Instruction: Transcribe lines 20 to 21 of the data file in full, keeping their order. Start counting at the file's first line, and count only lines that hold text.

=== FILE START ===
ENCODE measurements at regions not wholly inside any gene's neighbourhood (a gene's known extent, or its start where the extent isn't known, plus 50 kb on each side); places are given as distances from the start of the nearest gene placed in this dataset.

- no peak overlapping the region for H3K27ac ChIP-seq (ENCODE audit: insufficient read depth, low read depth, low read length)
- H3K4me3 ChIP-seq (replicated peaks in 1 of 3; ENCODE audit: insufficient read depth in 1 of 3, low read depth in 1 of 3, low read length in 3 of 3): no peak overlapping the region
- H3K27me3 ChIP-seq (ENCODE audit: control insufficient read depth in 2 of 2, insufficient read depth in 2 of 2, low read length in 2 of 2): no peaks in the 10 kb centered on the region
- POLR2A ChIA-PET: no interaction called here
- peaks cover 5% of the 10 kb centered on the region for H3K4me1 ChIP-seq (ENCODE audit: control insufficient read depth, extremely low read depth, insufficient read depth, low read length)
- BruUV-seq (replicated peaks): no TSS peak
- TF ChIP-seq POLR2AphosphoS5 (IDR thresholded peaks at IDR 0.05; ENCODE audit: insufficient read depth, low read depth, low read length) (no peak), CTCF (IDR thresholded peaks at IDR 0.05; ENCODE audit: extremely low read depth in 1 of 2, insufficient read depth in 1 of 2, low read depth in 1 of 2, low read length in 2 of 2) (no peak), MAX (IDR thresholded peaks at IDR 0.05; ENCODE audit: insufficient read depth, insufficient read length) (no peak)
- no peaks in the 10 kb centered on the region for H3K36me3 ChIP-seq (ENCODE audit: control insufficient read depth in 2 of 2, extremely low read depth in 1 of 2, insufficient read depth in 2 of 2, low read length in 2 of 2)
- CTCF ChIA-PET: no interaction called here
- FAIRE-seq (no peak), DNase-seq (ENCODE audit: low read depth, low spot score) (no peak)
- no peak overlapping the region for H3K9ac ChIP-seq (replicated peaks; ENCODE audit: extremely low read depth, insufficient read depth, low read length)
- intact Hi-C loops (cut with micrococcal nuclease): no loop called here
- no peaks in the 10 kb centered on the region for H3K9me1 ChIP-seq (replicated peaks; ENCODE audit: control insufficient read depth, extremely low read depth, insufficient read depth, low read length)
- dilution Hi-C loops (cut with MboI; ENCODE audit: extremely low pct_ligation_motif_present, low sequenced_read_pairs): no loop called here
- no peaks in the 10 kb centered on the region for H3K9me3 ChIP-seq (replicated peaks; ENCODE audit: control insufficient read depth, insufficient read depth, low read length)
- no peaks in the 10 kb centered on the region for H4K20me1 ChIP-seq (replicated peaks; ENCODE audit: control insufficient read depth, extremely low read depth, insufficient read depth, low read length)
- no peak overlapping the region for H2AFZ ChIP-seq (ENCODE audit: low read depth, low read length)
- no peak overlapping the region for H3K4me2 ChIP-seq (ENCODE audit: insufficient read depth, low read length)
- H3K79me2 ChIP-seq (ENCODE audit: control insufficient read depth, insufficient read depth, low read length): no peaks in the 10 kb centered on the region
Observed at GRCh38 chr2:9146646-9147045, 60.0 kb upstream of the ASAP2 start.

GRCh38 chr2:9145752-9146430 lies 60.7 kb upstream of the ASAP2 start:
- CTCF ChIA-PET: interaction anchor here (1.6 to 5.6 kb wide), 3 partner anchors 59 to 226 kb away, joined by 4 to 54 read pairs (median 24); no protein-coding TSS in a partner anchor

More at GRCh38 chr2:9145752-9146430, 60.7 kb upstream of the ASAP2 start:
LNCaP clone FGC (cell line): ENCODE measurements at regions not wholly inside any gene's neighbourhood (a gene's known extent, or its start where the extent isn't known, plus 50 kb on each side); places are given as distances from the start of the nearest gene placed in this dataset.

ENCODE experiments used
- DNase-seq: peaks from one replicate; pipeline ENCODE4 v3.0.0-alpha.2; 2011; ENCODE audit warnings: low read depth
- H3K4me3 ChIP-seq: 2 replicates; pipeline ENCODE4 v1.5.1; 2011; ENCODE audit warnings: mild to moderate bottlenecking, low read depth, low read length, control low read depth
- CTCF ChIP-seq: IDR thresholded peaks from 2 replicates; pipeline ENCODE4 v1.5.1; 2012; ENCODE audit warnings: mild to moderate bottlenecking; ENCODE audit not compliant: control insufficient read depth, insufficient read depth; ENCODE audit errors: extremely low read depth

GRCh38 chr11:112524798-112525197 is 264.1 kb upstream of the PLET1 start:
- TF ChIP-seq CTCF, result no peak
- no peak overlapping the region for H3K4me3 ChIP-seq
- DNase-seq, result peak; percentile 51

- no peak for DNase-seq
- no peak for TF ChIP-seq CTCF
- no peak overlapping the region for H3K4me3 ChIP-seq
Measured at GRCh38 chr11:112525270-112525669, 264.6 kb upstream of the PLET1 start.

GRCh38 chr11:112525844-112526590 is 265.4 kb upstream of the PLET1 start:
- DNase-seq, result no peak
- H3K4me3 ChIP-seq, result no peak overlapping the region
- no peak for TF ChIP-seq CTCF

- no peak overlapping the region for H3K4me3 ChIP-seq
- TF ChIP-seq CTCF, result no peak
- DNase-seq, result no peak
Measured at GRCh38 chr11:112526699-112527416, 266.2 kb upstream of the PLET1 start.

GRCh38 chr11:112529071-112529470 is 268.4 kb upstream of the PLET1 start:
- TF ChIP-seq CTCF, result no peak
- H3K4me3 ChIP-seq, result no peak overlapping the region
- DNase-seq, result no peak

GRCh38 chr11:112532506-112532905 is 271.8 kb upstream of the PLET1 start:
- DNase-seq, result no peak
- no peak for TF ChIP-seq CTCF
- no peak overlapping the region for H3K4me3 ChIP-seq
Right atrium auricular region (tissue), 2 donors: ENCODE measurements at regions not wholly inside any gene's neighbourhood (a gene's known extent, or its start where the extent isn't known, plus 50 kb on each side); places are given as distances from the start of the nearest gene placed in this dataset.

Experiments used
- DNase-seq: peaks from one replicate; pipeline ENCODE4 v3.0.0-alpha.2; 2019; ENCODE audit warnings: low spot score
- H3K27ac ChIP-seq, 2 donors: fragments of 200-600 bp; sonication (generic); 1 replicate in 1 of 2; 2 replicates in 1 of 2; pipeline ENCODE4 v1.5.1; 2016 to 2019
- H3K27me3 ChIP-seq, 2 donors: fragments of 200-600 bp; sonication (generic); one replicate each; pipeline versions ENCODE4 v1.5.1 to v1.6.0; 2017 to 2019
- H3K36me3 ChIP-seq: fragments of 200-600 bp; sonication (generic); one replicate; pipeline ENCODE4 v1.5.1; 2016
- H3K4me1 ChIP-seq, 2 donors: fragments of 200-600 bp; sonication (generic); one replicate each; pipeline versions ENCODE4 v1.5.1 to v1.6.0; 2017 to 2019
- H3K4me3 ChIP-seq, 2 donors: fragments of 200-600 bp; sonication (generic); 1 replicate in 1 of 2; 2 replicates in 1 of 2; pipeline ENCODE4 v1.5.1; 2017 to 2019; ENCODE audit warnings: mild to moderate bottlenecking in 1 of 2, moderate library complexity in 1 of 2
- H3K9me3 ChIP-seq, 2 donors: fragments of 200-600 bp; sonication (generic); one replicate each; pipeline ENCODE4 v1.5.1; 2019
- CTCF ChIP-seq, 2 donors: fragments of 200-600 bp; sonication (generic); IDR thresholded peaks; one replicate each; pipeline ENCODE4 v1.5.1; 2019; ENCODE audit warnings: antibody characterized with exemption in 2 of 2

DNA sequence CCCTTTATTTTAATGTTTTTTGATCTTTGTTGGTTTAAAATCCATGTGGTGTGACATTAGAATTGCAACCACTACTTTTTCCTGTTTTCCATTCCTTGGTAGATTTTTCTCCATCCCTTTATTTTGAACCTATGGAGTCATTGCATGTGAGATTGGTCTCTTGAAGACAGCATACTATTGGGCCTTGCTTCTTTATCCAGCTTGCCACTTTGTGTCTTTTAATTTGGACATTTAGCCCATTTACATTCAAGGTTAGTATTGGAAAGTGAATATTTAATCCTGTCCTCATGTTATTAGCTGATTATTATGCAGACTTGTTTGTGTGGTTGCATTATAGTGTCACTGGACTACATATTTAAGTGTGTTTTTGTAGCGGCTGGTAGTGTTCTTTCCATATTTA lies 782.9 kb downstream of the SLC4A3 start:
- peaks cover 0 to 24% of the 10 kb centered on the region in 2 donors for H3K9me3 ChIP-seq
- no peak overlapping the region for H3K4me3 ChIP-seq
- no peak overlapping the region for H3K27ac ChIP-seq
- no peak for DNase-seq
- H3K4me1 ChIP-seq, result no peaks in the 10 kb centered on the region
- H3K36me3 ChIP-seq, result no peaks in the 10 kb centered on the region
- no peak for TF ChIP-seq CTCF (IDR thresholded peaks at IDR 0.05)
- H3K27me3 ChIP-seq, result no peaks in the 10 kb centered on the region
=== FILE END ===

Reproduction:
- H3K79me2 ChIP-seq (ENCODE audit: control insufficient read depth, insufficient read depth, low read length): no peaks in the 10 kb centered on the region
Observed at GRCh38 chr2:9146646-9147045, 60.0 kb upstream of the ASAP2 start.